Book Review: PhoneGap 3.x Mobile Application Development


PhoneGap 3.x Mobile Application Development
Kerri Shotts
“Create useful and exciting real-world apps for iOS and Android devices with 12 fantastic projects”
Packt Publishers
https://www.packtpub.com/application-development/phonegap-3x-mobile-application-development-hotshot

Book Cover: PhoneGap 3.x Mobile Application Development

Book Cover: PhoneGap 3.x Mobile Application Development

Disclaimer: I was one of the reviewers for the book before publication. This review is based on the finished version of the book.

Kerri’s book helps us to incorporate several different features into our iOS and Android apps with PhoneGap and HTML/CSS/JS. The book begins by introducing us to PhoneGap and gives us careful steps on how to set it up for development, for Windows and Mac, for iOS and Android. We install node.js, set up the PATH statements and platform SDKs (XCode for iOS development, and Android SDK), install PhoneGap, and download plugins. With the setup out of the way, and the HelloWorld project under our belts, we’re ready to build our projects.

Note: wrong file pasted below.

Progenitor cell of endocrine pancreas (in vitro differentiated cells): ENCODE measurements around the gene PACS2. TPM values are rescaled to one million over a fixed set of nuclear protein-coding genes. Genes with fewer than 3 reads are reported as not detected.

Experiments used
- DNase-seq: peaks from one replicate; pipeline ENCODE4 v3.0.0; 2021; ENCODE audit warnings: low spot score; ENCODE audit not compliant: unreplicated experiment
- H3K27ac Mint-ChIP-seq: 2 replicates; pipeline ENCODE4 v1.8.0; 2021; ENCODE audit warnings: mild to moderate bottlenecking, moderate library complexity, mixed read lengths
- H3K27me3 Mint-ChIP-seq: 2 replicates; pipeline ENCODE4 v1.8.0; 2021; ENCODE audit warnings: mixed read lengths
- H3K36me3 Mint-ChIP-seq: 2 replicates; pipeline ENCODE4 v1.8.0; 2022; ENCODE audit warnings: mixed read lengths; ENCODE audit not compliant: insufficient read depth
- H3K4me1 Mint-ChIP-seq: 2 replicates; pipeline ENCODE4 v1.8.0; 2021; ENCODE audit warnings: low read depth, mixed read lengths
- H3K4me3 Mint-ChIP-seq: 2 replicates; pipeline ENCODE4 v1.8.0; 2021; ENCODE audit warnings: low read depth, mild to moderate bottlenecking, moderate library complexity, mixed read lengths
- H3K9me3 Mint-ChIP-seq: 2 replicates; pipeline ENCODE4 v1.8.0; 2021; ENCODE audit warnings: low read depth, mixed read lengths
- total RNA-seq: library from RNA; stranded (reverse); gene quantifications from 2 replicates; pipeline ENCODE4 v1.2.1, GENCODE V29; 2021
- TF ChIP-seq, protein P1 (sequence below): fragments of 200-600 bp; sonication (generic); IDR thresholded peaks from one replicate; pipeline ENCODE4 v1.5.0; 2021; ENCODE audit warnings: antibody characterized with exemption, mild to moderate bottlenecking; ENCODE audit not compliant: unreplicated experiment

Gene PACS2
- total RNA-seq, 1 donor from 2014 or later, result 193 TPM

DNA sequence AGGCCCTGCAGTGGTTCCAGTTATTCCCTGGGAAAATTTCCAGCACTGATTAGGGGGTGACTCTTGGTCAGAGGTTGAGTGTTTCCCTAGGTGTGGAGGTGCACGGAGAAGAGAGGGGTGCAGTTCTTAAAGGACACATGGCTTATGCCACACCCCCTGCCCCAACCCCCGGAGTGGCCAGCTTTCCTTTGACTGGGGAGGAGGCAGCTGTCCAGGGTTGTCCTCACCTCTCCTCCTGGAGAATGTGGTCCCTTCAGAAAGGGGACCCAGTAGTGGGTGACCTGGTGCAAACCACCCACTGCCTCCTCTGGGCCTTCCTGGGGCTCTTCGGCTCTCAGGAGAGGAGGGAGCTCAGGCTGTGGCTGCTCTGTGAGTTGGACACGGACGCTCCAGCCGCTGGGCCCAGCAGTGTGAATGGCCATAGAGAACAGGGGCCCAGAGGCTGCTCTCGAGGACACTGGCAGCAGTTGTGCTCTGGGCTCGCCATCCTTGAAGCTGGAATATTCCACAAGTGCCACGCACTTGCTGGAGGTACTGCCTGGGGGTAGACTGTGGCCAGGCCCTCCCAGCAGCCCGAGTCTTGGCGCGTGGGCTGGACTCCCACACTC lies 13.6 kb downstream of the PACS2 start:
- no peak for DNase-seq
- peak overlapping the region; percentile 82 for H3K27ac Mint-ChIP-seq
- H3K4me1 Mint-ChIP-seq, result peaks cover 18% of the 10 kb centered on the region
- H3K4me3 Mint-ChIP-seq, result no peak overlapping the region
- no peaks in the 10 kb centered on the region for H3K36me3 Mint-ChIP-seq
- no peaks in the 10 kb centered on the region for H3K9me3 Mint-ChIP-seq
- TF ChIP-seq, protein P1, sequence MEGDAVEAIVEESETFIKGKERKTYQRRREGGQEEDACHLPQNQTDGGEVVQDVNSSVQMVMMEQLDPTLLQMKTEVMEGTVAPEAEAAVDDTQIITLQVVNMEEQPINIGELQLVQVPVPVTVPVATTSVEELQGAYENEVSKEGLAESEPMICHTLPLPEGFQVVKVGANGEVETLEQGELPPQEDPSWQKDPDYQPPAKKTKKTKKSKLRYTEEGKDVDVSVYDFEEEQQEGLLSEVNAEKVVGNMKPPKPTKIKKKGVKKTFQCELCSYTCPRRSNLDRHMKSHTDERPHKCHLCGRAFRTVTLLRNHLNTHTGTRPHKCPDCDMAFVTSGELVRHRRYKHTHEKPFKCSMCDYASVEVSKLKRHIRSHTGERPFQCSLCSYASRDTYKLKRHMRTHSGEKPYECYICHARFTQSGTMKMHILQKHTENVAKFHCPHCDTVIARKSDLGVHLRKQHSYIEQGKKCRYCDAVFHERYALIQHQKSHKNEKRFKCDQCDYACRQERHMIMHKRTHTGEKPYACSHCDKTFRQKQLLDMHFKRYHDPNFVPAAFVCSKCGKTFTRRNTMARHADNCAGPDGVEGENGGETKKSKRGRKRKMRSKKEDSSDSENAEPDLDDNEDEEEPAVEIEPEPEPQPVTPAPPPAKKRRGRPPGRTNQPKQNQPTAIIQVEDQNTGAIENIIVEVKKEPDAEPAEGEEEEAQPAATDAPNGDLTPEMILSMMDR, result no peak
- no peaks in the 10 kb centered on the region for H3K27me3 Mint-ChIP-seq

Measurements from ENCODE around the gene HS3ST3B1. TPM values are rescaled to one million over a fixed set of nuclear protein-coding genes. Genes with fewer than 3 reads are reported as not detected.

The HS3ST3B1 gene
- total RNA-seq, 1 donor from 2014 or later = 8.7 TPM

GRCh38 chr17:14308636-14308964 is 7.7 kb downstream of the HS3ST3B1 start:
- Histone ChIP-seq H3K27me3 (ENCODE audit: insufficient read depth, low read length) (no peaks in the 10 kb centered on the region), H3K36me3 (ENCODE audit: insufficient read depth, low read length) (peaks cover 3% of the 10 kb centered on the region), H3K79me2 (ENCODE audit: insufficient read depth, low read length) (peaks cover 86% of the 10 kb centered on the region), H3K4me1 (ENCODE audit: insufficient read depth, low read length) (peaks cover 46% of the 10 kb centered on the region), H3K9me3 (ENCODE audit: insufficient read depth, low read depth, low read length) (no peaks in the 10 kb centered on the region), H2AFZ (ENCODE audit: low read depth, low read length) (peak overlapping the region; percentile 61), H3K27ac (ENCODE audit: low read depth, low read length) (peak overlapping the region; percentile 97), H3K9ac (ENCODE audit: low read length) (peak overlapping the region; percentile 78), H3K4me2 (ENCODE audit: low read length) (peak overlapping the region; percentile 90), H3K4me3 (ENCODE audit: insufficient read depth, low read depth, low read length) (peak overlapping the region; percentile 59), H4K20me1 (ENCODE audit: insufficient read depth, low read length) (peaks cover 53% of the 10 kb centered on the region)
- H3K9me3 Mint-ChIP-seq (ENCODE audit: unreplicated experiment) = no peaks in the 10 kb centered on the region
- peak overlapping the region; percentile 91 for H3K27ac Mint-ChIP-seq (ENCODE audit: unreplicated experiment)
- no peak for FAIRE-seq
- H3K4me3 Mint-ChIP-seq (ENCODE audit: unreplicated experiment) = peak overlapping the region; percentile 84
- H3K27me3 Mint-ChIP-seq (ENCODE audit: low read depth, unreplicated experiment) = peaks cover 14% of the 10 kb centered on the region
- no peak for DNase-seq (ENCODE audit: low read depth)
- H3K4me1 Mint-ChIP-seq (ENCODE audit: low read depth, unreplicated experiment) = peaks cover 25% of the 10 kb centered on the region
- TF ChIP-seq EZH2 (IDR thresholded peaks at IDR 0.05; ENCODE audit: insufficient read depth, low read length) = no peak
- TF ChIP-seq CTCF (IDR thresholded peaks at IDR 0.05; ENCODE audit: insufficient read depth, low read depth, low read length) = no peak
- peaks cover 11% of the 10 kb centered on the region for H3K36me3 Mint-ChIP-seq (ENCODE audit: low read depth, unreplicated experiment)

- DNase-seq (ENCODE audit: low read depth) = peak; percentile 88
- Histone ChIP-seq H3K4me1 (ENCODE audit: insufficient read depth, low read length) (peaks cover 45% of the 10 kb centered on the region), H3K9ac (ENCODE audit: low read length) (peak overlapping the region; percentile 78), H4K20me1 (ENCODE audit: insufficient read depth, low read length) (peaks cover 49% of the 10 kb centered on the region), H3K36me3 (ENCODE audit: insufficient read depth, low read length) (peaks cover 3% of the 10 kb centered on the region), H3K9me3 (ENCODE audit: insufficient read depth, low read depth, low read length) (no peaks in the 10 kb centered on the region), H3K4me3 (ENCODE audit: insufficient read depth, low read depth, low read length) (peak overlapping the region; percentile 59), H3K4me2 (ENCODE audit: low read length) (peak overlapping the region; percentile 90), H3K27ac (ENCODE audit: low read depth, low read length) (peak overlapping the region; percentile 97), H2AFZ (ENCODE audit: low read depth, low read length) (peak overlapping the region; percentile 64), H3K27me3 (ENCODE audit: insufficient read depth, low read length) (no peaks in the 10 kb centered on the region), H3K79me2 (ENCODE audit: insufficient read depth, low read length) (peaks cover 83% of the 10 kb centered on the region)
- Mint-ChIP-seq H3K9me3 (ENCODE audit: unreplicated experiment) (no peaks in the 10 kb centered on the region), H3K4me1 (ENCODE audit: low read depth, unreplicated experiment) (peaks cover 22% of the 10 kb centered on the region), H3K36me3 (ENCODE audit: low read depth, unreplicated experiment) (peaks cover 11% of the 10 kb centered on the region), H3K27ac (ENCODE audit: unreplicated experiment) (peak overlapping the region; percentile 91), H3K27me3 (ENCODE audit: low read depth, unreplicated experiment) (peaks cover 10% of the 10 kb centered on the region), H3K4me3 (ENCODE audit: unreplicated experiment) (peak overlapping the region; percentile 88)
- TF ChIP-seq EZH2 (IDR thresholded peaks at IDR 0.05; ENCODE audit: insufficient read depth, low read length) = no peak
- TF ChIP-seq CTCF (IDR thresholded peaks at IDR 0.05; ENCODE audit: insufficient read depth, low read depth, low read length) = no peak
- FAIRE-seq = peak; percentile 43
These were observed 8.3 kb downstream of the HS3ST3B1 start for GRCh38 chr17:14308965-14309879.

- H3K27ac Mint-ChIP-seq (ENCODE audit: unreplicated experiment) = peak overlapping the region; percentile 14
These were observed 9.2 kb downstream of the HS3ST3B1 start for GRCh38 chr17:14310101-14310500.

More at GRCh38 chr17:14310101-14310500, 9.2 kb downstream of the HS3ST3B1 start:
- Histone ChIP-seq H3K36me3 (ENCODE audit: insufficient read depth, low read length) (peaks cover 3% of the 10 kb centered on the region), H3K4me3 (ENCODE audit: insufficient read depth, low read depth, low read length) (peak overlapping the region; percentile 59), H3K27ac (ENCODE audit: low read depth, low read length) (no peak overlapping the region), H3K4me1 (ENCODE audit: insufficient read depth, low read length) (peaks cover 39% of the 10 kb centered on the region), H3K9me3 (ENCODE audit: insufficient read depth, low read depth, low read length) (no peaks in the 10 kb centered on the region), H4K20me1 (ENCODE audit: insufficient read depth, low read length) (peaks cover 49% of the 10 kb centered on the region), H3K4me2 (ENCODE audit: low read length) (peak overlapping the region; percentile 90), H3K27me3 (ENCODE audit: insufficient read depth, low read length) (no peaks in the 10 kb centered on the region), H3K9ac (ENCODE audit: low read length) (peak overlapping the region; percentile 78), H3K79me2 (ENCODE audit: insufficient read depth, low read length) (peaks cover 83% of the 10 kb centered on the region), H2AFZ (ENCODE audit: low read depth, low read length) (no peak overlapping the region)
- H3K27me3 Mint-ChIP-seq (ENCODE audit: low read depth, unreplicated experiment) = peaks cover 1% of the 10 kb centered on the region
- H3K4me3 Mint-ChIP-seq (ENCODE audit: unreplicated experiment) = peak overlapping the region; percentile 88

Kerri shows us how to include many of the basic add-ons for a mobile app, including localization (translating text), globalization (determine a users’ location), local storage, File API, audio, video, Camera API, Google Maps API, and more.

Along the way to building a basic note-taking app and integrating all these features, Kerry familiarizes us with require.js, Promises, yasmf, Hammer.js, and gives us all the code needed to build apps with this added functionality.

What good is a note-taking app if you can’t share it with the world? Kerri shows us exactly how to do that, along with incorporating maps and GPS.

If that weren’t enough, we do an about-face and create a game to learn about the Canvas API, both touch-based and acceleration-based. Then we use Parse to hook it up to a back end.

Kerri is a careful teacher, going over the code to help us understand its place in the app. Her workflow experience shines here as she first diagrams her data model, giving us a guide to where she’s going. Drawings, some of which were in color in the PDF ebook I viewed, helped us stay on track. Complete code is available to download from the Github site.

If you don’t know HTML, CSS, or JavaScript, then you’ll need to learn these aspects of web design before you can use this book. If you know HTML and CSS reasonably well, but have little familiarity with JavaScript (like me), you’ll find the JavaScript concepts difficult to follow. However, I also got a better appreciation for what JavaScript can do, and the code helped me to research and learn more about how to use it. If you want a crash course on what PhoneGap Cordova can provide, this is a great book to learn from.

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